I never miss the opportunity to gaze upward when entering a space in the hopes of discovering a chandelier (Check out our Sideways Story on the stunning chandeliers of the Side Streets). Peeking inside Annunciation Greek Orthodox Church on a Sunday afternoon, it was the dazzling, yet unlit, fixture that captured my attention first. I could still decipher its glistening in the dim shafts of light filtering through the stunning figurative stained glass "Transfiguration of Christ" by L.C. Tiffany (containing over 17,561 individual pieces of glass). When I returned to the church with members of our team and Chrissi Nicolas, the office manager, turned on a few of the lights, we were able to see the spectral beams produced by the Czechoslovakian crystal. The entire sanctuary appeared to work in tandem, with the stained glass projecting light on the chandelier, which in turn reflected it onto the artwork surrounding the altar.For those who attend and work at Annunciation, it is considered a miraculous place. Chrissi told us that it was built in 1894 as the Fourth Presbyterian Church. The Greek Orthodox Church bought the location in 1953, after having met in various locations since its founding as the “Evangelismos” (“The Good News”) church in the late nineteenth century. At the beginning, the entire space was lit with a combination of electricity and gas lighting. They used an ingenious series of vents that allowed the gas to escape while turning on every light in the room with a single flint switch. “For its time, this building had amazing engineering,” Chrissi said. We ascended to the loft, where we received a view of the magnificent pipe organ. Annunciation's organ is one of the few tonally unaltered organs designed by E.M. Skinner that remain in existence today.We learned a lot about the traditions and practices of the Greek Orthodox Church through Chrissi. For example, one always knows the feast day is celebrated by the church by looking to the left of the Royal Doors of the altar to see what icon appears there. Chrissi also provided us with an interpretation of the surrounding religious art imagery. For example, in the painting of the Annunciation, the angel has his feet apart to show that he is running towards the Virgin Mary. In 1957, the congregation installed an intricate iconastasis screen of linden and lime tree wood designed and executed in Greece by noted Byzantine-style woodcarver Theophanis Nomikos, with inset icons hand-painted by New York iconographer Konstantinos Youssis of the Bronx.There are many coincidences contained within the church’s history. For example, the Greek Orthodox congregation that would become Annunciation was founded in 1892, the same year the church at 91st Street was starting to be built. Also, the congregation moved into the building on March 25th, the day of the Annunciation of Christ, hence the name. Possibly the most mysterious fact about the church, however, is that one of the priests is said to have been visited by St. Xenia, a little-known saint. After his vision, the priest was hesitant to tell anyone, since it was the twentieth century, and he was afraid that no one would believe him. But he did some research, and discovered that St. Xenia did, in fact, exist. In his vision, she asked him to paint her icon. He did, and today the icon he painted holds a special position in the sanctuary and in the history of the parish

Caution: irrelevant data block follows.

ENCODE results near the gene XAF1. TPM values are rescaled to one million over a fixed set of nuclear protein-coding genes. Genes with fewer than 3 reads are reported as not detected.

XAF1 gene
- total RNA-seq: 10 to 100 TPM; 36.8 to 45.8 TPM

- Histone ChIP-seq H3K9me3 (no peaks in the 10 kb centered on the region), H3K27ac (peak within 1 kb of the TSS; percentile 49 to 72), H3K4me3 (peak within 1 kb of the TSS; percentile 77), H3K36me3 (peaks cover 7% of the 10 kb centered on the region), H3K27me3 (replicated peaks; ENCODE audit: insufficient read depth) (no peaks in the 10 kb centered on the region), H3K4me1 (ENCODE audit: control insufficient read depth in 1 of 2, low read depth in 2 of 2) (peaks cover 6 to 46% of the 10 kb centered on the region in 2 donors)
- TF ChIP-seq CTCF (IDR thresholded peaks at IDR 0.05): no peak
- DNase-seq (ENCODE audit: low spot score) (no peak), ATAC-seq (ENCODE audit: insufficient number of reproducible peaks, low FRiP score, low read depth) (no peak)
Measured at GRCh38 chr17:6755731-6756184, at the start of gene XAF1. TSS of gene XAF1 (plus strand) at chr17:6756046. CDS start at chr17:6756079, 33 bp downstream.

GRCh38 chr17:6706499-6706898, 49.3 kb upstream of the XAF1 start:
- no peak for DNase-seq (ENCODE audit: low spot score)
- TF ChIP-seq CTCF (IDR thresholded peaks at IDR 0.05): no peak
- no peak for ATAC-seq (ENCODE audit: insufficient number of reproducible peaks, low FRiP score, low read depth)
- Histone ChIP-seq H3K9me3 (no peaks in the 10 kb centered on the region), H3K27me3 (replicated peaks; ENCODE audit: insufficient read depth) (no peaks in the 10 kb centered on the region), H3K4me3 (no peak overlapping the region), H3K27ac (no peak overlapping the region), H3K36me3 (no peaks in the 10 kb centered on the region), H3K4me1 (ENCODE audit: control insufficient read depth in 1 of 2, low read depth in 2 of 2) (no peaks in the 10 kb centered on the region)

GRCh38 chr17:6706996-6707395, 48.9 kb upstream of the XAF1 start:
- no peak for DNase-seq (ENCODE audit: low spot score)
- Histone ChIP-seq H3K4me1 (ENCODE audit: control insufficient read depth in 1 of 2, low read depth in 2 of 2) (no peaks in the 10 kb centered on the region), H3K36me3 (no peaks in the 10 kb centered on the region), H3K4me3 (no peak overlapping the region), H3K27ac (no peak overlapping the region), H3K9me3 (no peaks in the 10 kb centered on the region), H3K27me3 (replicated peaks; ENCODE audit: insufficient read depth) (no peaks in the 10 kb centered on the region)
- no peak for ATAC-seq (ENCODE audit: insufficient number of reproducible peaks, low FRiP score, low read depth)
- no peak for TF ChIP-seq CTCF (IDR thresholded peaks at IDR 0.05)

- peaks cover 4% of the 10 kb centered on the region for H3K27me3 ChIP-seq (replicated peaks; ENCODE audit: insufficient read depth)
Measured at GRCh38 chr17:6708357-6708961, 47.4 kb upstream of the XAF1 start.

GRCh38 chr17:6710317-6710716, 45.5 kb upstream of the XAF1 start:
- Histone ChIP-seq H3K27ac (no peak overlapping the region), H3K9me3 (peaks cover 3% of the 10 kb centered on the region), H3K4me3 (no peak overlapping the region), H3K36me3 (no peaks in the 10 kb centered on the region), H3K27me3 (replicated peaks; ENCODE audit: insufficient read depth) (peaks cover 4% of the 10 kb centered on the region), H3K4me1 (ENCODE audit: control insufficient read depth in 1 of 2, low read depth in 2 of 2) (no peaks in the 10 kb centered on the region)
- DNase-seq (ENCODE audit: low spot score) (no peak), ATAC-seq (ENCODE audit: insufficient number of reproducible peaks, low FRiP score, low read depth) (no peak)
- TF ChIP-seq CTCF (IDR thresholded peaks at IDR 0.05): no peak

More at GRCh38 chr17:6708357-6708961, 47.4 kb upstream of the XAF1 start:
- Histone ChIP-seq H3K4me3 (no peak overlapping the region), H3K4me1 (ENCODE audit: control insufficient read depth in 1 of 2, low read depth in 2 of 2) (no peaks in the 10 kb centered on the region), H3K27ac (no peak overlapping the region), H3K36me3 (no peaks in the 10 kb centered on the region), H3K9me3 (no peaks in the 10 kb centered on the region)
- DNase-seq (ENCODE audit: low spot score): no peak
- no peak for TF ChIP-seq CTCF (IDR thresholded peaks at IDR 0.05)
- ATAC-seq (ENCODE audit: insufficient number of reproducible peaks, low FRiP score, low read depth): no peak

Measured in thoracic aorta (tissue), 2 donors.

In the early twentieth century, the Upper West Side was home to a rapidly expanding Catholic population, thanks to the new IRT subway. The Archbishop of New York at the time, John Cardinal Farley, established St. Gregory the Great in 1906 in order to provide for the growing Catholic community. Curiously, the building in which the congregation currently resides was meant to be a temporary church until a new one could be erected. The construction never happened, and St. Gregory the Great Church has resided in the same space now for over one hundred years.